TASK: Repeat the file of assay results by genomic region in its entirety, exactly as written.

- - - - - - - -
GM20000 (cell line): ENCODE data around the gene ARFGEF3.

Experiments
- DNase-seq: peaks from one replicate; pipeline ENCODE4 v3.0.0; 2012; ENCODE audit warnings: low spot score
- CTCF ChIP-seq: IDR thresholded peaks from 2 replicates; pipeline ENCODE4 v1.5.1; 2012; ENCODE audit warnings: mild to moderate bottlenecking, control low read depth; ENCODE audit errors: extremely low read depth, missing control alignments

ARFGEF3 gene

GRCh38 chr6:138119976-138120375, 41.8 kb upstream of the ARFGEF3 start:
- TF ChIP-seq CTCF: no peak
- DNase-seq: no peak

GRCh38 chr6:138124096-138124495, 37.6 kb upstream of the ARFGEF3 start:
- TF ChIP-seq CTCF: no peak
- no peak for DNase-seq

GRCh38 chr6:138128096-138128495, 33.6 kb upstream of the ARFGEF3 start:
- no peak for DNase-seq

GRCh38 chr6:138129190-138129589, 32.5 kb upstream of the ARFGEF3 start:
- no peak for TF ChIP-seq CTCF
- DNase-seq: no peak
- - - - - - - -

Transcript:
GM20000 (cell line): ENCODE data around the gene ARFGEF3.

Experiments
- DNase-seq: peaks from one replicate; pipeline ENCODE4 v3.0.0; 2012; ENCODE audit warnings: low spot score
- CTCF ChIP-seq: IDR thresholded peaks from 2 replicates; pipeline ENCODE4 v1.5.1; 2012; ENCODE audit warnings: mild to moderate bottlenecking, control low read depth; ENCODE audit errors: extremely low read depth, missing control alignments

ARFGEF3 gene

GRCh38 chr6:138119976-138120375, 41.8 kb upstream of the ARFGEF3 start:
- TF ChIP-seq CTCF: no peak
- DNase-seq: no peak

GRCh38 chr6:138124096-138124495, 37.6 kb upstream of the ARFGEF3 start:
- TF ChIP-seq CTCF: no peak
- no peak for DNase-seq

GRCh38 chr6:138128096-138128495, 33.6 kb upstream of the ARFGEF3 start:
- no peak for DNase-seq

GRCh38 chr6:138129190-138129589, 32.5 kb upstream of the ARFGEF3 start:
- no peak for TF ChIP-seq CTCF
- DNase-seq: no peak